Pubdate: Tue, 27 Aug 2002
Source: New Haven Register (CT)
Copyright: 2002, New Haven Register
Author: Frederick J. Streets
Note: The Rev. Frederick J. Streets is chaplain of Yale University, 66
Wall St., New Haven 06511.


It matters to the people of Colombia who are living in an environment 
dominated by poverty and extreme acts of violence to know that people are 
interested enough to learn about the conditions under which they live and 
are willing to help them deal with their situation. This is what we were 
told by the people there many times during our visit this summer.

It was my second trip to Colombia. I went as a member of the Witness for 
Peace/Justapaz delegation and on the behalf of the Connecticut Conference 
of the United Church of Christ.

There are at least 2 million people - men, women, children, and the elderly 
- - who have been separated from their families and displaced from land and 
homes they own by various heavily armed, organized, violent actors 
throughout the country. They live in government shelters, refugee camps, on 
urban streets and in city dumps surrounded by high rise garbage piles.

There were 20 people in one man's family. He is the only one in the family 
who has survived and is now living as a "displaced person." His is not an 
uncommon story in Colombia. But it is not Colombia's only story.

Colombia is a land of beauty with a rich history and an abundance of 
natural resources - control over which is a dimension of the long civil war 
there. The decency, beauty and extraordinary gifts of the Colombian people 
are overshadowed by the struggle for who will control Colombia's resources 
and the negotiations of its geo-political relationship with the United 
States and other foreign governments whose agendas are not in the best 
interests of Colombia.

We were told many times by people throughout the country that Plan Colombia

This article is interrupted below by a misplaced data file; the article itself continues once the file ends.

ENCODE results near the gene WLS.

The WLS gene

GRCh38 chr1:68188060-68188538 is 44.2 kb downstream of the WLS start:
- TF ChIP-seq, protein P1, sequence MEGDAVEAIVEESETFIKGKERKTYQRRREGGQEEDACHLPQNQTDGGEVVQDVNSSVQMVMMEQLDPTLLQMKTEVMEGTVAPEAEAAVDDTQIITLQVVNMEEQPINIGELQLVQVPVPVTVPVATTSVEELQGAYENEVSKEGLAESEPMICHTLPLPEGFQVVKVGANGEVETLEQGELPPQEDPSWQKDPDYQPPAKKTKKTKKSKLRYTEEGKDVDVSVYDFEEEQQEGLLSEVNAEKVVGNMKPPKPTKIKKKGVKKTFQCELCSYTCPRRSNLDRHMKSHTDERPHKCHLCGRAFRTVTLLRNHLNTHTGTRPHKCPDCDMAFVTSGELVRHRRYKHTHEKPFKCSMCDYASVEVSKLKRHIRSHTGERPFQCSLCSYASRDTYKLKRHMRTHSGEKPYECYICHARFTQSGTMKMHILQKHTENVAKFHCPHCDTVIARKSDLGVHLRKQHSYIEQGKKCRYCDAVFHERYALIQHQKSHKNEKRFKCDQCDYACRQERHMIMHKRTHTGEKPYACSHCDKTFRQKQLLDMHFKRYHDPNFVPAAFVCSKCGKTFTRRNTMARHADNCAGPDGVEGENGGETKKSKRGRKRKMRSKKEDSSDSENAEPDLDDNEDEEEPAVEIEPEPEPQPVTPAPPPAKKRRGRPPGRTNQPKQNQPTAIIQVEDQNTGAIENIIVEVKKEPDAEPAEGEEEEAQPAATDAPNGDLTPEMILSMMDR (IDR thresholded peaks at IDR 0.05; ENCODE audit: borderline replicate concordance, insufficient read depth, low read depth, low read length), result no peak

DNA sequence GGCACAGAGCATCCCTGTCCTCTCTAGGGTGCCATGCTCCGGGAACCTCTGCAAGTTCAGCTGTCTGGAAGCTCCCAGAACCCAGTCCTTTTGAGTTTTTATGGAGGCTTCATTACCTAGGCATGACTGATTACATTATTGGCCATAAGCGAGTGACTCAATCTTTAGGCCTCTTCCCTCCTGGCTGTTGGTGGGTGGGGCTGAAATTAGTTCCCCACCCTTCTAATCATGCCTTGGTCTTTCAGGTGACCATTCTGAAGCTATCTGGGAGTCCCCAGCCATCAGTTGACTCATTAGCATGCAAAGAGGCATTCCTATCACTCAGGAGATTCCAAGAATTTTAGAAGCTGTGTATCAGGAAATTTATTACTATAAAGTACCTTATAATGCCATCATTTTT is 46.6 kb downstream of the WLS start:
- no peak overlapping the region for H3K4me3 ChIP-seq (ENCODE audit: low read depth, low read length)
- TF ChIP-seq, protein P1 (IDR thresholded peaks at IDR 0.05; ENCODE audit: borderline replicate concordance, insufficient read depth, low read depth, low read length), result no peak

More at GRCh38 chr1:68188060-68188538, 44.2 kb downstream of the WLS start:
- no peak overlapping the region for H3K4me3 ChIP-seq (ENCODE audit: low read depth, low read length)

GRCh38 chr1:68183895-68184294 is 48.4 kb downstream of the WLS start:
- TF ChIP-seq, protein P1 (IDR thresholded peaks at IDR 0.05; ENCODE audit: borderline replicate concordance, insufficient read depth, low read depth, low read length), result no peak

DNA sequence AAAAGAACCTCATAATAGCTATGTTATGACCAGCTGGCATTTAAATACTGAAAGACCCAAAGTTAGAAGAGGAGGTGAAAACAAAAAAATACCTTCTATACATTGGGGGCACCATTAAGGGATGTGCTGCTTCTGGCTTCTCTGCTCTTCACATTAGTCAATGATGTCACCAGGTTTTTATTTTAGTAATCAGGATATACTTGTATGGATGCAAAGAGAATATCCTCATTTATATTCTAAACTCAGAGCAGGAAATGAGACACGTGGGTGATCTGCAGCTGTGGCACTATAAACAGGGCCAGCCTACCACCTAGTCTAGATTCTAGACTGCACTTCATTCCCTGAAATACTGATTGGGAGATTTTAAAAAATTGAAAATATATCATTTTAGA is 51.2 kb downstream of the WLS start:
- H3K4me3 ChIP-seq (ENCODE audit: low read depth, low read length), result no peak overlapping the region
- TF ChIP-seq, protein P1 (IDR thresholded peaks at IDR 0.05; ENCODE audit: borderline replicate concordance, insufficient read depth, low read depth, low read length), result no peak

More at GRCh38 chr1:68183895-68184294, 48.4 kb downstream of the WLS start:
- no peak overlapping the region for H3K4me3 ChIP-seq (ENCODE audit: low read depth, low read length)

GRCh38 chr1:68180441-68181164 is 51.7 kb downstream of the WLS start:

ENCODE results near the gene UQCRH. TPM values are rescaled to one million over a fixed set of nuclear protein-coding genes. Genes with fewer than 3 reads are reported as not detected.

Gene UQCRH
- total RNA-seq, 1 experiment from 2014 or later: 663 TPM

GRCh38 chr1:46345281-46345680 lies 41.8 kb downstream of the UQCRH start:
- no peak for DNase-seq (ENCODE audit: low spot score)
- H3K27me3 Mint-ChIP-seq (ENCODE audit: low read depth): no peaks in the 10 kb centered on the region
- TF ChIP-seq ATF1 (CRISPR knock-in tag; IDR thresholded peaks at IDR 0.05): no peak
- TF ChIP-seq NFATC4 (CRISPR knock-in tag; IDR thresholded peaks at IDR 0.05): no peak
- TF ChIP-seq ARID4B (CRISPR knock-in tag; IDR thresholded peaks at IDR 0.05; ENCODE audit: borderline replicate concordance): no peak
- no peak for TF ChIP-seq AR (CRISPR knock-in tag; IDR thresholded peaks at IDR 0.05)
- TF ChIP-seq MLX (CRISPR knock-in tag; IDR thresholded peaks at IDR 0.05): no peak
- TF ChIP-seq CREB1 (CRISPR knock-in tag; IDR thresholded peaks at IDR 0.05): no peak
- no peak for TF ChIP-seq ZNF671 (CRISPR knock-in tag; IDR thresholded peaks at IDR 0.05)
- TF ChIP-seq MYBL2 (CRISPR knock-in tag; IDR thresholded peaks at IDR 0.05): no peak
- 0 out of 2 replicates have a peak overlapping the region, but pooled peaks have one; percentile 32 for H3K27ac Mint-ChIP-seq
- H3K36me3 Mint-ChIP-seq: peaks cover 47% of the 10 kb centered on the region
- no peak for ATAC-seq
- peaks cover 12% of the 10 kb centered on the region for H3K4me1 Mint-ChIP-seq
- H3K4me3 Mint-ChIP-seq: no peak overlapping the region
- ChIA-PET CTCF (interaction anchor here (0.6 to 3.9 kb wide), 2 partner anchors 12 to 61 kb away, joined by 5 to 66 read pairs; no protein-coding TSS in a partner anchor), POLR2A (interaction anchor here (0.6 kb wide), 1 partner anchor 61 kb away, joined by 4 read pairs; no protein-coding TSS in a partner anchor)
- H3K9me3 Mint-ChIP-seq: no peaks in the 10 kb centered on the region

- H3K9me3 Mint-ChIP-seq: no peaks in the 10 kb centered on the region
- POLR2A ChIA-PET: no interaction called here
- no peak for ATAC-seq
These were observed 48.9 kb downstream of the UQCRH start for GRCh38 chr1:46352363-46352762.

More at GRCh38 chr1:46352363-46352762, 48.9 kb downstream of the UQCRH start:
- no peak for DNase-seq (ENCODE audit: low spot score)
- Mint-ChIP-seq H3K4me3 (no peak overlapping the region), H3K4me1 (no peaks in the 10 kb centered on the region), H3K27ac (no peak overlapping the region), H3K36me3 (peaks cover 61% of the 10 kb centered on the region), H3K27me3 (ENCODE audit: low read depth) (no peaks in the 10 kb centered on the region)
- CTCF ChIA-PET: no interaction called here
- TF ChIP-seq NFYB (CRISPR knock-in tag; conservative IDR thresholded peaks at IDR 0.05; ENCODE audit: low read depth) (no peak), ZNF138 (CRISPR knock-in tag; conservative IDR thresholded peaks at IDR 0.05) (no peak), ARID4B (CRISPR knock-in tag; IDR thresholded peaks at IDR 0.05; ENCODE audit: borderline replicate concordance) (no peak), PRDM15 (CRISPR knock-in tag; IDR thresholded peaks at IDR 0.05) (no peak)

is only flooding the country with more weapons, and the fumigation of 
farmlands and forests is destroying Colombia's natural resources while 
causing people to become ill and babies to be born with various kinds of 
defects and illnesses.

Half of our delegation visited the Choice region of Colombia, which is 
north of Bogota near the Panama border. The majority of the people there 
are Afro-Colombians, many of whom are farmers who have been displaced from 
their mineral- and oil-rich land.

In addition to this struggle, they have been fighting the affects of racism 
and sexism since Colombia gained independence from the domination of Spain 
in 1849.

Colombia's history and current problems make it clear that unemployment 
(half of Colombia's population of 40 million people is unemployed), 
poverty, and the power struggle for control of the country combine to 
create a formidable culture of violence that affects everyone. In this 
context, the Mennonite Church of Colombia, the United Church of Christ, the 
evangelical Protestant and Catholic churches of Colombia, along with other 
organizations like Witness for Peace face violence and the threat of death 

We encourage each other through our partnership to resist the seductiveness 
of power and the temptation to view evil and injustice as normal, so that 
the will to be unjust is preferred over justice. This produces an industry 
based on violence. Trying to create cultures of peace and justice is one of 
the major challenges facing religious people around the world.

In a conversation with Ricardo Esquivia of Justapaz in Colombia, I was 
reminded of something very important. Social justice and peacemaking are 
bridges by which those involved develop basic trust in one another - even 
with their enemies. Ricardo has often risked his life talking with various 
armed actors. He said: "I will talk with the devil if doing so has the 
potential of saving a life."

No trust, no justice. No justice, no peace. We have an opportunity, as 
people of God wherever we are, to be ambassadors for contributing to the 
building of cultures of trust, justice and peace.
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MAP posted-by: Larry Stevens